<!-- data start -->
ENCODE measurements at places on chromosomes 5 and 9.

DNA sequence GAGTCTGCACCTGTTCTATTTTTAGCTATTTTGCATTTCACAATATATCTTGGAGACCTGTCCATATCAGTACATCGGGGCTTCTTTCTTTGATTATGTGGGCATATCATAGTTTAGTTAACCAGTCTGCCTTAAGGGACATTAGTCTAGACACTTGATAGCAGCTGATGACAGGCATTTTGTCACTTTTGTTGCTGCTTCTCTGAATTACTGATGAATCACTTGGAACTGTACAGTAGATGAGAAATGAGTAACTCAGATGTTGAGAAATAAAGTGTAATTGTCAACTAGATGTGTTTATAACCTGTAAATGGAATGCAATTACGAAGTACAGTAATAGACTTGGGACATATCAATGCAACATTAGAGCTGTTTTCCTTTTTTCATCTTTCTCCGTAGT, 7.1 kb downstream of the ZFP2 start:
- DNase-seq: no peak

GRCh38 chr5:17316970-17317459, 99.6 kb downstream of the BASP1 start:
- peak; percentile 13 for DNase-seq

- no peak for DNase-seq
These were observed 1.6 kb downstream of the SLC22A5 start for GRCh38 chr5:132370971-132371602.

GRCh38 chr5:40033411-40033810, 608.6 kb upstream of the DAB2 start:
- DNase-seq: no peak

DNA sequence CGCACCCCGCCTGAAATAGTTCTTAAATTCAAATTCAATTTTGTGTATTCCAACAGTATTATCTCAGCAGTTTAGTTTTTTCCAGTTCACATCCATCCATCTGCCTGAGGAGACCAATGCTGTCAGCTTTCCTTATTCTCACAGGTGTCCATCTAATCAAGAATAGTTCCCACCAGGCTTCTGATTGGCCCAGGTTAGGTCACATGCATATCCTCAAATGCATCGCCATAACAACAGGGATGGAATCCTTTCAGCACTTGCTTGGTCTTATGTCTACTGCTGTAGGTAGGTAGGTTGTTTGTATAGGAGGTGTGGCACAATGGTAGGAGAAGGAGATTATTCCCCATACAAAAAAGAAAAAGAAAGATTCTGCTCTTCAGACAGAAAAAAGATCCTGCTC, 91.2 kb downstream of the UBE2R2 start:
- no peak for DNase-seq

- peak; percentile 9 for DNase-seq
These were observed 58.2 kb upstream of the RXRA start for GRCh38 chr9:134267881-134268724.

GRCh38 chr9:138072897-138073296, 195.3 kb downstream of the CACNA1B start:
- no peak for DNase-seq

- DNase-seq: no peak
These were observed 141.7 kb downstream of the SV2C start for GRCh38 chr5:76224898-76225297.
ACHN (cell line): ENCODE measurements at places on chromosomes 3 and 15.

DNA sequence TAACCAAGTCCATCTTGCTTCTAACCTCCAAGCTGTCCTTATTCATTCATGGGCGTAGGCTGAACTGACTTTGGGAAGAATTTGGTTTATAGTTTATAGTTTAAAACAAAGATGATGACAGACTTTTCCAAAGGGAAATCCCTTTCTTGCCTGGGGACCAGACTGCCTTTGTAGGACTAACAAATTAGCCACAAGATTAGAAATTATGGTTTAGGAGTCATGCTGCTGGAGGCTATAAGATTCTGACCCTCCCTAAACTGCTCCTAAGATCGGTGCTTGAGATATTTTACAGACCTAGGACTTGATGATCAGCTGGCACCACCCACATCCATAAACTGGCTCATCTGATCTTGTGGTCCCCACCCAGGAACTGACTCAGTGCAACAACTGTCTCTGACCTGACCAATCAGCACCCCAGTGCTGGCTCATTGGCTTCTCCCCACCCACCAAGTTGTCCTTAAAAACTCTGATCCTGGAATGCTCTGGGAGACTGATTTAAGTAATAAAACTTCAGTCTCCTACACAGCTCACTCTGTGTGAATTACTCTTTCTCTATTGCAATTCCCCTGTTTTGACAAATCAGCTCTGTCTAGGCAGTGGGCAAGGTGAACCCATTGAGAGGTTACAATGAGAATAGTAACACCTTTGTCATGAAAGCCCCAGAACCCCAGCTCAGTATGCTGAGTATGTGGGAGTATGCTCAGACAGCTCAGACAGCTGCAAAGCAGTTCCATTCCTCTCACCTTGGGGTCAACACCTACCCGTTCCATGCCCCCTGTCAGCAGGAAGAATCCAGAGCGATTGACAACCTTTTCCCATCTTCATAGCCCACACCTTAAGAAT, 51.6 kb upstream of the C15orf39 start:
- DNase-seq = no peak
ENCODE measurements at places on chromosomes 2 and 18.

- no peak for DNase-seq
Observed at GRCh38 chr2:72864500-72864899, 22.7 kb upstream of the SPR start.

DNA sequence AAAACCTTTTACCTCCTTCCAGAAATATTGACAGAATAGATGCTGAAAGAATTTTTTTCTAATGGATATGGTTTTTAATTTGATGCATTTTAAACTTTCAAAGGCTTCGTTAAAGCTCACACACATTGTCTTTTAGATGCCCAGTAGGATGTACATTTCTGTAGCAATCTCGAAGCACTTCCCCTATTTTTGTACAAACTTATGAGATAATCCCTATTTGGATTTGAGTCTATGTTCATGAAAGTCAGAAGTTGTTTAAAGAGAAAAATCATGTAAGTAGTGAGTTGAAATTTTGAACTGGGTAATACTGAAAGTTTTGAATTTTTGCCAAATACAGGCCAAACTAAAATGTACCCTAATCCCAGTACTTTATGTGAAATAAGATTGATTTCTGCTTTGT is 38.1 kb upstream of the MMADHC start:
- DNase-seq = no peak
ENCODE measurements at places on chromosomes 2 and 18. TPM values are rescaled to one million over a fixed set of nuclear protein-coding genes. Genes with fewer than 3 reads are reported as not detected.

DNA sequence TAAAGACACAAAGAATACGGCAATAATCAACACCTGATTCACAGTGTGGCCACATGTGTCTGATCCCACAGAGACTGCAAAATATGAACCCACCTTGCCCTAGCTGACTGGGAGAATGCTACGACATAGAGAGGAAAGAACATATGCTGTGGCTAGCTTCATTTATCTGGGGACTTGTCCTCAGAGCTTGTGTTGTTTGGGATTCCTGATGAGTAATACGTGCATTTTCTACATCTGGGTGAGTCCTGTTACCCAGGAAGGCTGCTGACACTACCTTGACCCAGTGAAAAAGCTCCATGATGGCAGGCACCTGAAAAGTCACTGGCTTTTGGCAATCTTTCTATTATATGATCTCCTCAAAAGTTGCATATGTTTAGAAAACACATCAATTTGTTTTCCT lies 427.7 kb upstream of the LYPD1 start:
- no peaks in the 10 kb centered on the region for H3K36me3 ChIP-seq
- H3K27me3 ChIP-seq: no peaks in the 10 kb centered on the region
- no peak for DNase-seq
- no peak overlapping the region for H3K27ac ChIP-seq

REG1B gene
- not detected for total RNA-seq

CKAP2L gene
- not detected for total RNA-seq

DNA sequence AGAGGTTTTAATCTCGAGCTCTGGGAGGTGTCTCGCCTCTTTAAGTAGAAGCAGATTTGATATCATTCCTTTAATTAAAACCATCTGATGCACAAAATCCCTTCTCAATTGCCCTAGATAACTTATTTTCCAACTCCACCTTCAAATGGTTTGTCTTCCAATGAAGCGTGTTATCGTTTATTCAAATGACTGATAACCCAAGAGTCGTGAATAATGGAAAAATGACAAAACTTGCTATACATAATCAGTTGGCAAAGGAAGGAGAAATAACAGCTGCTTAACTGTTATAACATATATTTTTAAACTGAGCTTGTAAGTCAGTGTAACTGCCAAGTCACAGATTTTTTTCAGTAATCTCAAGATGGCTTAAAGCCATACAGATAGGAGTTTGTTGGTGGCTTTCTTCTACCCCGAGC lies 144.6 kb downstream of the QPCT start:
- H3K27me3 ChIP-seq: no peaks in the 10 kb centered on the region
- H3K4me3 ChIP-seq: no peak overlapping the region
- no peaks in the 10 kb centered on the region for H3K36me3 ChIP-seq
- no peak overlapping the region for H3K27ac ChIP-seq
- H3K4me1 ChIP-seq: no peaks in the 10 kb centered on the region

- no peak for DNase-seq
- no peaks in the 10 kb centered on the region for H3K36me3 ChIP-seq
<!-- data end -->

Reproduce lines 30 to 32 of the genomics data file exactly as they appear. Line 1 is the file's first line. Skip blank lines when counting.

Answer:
- no peak for DNase-seq
- no peak overlapping the region for H3K27ac ChIP-seq

REG1B gene